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Frozen & Suspended Bonsai Tree Sculptures

Japan-based artist Makoto Azuma has constructed two botanical art pieces (Shiki 1 and Frozen Pine) comprised of bonsai pine trees in unusual situations. As one of 20 international contemporary artists showing their work at Z33 Art Centre's exhibit in Hasselt, Belgium entitled Alter Nature: We Can, he sought to communicate how man has displaced, manipulated, and designed nature.

Azuma is no stranger to working with plant-life. He has his own flower shop called Jardins des Fleurs in Aoyama, Tokyo that he has been operating since it first opened in Ginza in 2002. The floral artist knows a lot about the manipulation of nature, since his business is based around creating beautifully artistic flower arrangements.

Azuma chose to work with bonsai trees because of their Japanese origins and history of aesthetic purposes. Bonsai trees are pruned at their branches and roots to guide the plants' growth into visually pleasing ornaments. As a result of practices similar to this, the concept of ‘nature' is constantly changing. Azuma's interpretation of this man-made distortion idea involves enclosing, freezing, and stretching. The steel frame around the trees represents a sort of confinement in which nature is altered. Freezing a bonsai, leaving sharp and dense icicles to hang off its branches, or suspending it in the air, tugged at every which end by metal wiring, are obvious and more literal representations of altering the natural life of the plant. The clear message is how man's actions greatly influence nature.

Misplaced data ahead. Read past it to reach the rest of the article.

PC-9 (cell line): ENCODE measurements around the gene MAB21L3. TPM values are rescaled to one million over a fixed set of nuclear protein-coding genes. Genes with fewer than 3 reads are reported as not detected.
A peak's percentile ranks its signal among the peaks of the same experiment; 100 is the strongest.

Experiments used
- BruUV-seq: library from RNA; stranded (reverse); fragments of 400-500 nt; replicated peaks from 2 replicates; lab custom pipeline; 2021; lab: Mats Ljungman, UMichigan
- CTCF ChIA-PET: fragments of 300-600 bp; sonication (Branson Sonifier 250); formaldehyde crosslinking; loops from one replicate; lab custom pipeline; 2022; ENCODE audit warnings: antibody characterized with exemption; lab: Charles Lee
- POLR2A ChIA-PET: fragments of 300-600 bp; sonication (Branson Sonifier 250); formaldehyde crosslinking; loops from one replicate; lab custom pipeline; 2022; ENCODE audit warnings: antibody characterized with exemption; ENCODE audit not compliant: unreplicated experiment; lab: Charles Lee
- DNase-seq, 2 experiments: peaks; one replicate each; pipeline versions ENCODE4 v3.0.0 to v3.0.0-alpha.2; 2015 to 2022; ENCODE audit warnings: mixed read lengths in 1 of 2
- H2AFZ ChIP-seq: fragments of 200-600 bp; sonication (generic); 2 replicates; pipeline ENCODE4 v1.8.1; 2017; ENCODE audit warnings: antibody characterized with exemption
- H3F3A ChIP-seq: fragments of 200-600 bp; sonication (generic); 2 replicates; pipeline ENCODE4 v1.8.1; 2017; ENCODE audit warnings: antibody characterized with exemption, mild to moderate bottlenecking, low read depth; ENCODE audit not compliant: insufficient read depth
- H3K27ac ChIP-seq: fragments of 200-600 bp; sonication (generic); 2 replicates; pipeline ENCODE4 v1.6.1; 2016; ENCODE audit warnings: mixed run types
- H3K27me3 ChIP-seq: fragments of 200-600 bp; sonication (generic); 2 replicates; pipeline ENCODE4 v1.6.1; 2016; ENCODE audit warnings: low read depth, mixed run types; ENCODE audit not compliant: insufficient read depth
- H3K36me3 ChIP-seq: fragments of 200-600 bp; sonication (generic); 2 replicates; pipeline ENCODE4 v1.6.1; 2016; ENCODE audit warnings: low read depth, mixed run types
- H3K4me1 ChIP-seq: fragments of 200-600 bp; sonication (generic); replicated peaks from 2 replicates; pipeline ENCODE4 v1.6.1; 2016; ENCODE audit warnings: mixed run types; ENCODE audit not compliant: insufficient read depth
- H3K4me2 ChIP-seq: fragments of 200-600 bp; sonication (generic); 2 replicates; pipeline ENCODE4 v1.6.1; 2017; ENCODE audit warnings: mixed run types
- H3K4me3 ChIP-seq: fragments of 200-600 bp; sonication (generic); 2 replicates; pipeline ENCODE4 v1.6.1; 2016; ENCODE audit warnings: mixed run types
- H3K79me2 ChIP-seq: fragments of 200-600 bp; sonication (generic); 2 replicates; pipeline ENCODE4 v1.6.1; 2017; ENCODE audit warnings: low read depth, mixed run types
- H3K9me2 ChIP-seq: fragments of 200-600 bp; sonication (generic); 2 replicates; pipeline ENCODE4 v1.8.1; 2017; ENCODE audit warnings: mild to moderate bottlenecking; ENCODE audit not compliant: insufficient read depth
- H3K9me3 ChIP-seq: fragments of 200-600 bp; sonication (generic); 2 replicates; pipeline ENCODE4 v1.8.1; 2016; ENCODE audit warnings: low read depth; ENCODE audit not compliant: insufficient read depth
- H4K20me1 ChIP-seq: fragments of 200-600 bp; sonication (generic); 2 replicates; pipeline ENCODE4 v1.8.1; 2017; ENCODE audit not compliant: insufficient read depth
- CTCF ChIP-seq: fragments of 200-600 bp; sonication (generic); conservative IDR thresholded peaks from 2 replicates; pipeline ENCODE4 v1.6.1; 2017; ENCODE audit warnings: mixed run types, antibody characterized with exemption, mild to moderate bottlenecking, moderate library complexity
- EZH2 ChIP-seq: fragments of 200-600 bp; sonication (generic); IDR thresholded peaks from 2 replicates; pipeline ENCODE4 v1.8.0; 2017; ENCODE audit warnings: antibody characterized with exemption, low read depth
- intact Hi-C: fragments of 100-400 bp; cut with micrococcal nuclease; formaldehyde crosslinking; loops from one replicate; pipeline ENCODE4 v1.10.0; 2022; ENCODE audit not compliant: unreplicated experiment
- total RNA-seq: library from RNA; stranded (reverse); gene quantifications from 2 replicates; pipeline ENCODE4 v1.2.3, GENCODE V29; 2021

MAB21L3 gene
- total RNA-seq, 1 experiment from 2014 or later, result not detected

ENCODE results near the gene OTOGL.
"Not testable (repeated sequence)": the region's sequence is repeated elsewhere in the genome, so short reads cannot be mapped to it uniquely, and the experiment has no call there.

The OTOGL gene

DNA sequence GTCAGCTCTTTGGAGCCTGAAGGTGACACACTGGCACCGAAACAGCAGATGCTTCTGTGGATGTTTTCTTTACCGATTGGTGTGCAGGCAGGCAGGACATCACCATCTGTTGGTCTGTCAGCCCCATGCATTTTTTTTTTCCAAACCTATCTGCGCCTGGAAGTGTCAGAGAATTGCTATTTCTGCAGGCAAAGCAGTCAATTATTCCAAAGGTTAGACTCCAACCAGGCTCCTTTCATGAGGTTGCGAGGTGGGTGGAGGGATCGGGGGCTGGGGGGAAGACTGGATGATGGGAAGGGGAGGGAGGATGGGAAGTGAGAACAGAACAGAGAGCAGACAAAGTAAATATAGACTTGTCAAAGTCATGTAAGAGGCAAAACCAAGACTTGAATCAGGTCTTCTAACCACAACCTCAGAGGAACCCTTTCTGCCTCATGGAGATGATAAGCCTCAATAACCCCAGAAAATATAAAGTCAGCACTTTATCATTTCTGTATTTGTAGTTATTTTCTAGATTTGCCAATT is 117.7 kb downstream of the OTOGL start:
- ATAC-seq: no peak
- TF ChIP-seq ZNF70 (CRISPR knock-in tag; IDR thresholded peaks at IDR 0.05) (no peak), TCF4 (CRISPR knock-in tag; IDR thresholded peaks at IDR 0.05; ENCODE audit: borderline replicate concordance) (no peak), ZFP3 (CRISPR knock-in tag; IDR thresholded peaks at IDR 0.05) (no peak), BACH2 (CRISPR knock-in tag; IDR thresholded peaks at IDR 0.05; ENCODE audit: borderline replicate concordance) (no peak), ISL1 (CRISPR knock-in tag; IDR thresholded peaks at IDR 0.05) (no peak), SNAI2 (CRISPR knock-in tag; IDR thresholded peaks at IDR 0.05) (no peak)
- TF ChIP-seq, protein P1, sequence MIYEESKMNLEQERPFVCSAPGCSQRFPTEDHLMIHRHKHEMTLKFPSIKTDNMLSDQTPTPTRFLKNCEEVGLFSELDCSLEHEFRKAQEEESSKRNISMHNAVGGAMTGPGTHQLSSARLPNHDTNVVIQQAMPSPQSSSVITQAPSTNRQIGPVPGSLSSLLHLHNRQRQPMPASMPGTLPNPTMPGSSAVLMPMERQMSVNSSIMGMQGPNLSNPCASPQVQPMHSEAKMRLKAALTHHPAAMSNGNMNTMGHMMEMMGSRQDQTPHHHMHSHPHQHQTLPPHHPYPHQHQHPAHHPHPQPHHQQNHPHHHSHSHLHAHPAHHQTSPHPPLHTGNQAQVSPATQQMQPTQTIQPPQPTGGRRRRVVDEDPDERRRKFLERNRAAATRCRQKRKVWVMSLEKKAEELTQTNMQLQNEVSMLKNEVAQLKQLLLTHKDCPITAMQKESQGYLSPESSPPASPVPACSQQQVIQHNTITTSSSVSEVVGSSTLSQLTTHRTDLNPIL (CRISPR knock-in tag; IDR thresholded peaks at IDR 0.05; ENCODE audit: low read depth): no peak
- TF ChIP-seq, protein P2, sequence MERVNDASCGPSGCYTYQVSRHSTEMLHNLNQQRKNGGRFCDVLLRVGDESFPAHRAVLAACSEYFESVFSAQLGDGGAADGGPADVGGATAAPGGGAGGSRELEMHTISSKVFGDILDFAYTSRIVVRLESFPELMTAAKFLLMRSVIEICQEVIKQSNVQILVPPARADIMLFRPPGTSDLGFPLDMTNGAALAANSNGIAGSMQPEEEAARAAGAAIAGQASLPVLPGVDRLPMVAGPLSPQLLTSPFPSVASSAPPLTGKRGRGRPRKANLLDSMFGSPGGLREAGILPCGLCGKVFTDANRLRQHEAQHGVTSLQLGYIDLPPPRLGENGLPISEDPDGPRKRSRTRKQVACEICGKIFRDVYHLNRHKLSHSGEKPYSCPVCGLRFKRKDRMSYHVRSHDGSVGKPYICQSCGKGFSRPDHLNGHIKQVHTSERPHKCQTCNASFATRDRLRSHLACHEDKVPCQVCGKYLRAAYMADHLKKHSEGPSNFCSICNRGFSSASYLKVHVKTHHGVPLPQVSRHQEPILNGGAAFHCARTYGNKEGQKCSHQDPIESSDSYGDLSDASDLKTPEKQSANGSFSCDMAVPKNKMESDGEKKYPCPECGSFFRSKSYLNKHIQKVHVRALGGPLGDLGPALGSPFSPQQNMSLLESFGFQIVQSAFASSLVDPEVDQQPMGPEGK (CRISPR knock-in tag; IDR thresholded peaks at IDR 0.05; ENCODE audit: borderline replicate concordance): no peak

Photo credit: Z33 art centre, Hasselt
Makoto Azuma's website


Pinar Noorata is the Managing Editor at My Modern Met. She is a writer, editor, and content creator based in Brooklyn, NY. She earned her BA in Film and Media Studies from CUNY Hunter College and is an alumni of the Center for Arts Education’s Career Development Program in NYC. She has worked at NBC Universal, Penguin Books, and the Tribeca Film Festival as well as many other independent media companies. When she isn’t writing, editing, or creating videos herself, Pinar enjoys watching movies—anything from foreign art house films to mainstream blockbusters.
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